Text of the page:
Commendation from BPS accreditation visit, 2015:
Through the research module trainees will be encouraged to become independent research practitioners and critical consumers of clinically relevant research. The research module assumes a good understanding of undergraduate-level statistics and research methods, and encourages trainees to develop their critical and analytic skills, strengthening their understanding of both qualitative and quantitative research methodologies, using the MRC Complex Interventions Framework. In Year 1, alongside PhD students, the trainee starts a service-related research project, which is co-supervised by a clinical supervisor and an internal research supervisor (research tutor). Work on the DClinPsy thesis also begins at the start of the programme, with trainees being assigned a research supervisor in their field of research interest by the middle of the first year. Research supervisors are normally at least senior lecturer grade and have an active research programme of their own. The trainee works closely with their research supervisor to create a theory-driven research thesis. Formal regular research supervision is provided throughout, and all contact events are recorded on a student record’s system named MyPGR. The trainee submits a research proposal for assessment (both written and oral assessment) at the beginning of Year 2. In Year 3, the trainee submits a research thesis (comprising a structured literature review and empirical paper) for examination by viva (with an internal and expert external examiner). Research, is therefore, an integral part of the programme and runs throughout the three years of training.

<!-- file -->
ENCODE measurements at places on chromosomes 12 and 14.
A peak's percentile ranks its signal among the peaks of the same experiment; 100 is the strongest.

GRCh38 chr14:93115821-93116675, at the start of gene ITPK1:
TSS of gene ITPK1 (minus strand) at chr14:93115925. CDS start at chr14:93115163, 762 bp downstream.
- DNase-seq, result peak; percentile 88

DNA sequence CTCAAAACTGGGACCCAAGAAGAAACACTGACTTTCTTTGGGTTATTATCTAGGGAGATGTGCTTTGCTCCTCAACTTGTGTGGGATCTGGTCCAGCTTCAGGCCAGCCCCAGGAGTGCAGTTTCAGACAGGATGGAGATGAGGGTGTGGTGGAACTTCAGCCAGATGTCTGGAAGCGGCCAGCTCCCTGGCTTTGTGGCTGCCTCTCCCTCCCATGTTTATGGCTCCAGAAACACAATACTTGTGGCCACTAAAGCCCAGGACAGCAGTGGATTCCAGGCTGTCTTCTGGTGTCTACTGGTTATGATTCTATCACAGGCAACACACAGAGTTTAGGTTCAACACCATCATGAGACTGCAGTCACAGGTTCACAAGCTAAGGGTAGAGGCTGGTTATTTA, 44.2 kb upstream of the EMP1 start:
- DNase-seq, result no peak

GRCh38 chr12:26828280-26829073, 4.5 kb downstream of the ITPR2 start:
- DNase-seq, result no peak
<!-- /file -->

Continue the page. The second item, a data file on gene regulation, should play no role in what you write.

A generous allocation of study time is given to trainees to complete assignments and pursue their thesis.
We take the health and welfare of trainees very seriously and there are a number of support systems and structures in place. Trainees meet regularly on an individual basis with an appraiser who provides an overview of academic, research, and clinical development. A clinical tutor provides support for all matters to do with placements and supervision, and an academic tutor provides support around assessments.
Research thesis supervisors are allocated in Year 1 and work with the trainee until the thesis is passed. In addition, research tutors and research stream leads provide additional research support throughout the three years of study. Trainees are connected to a mentor external to the course for additional independent support.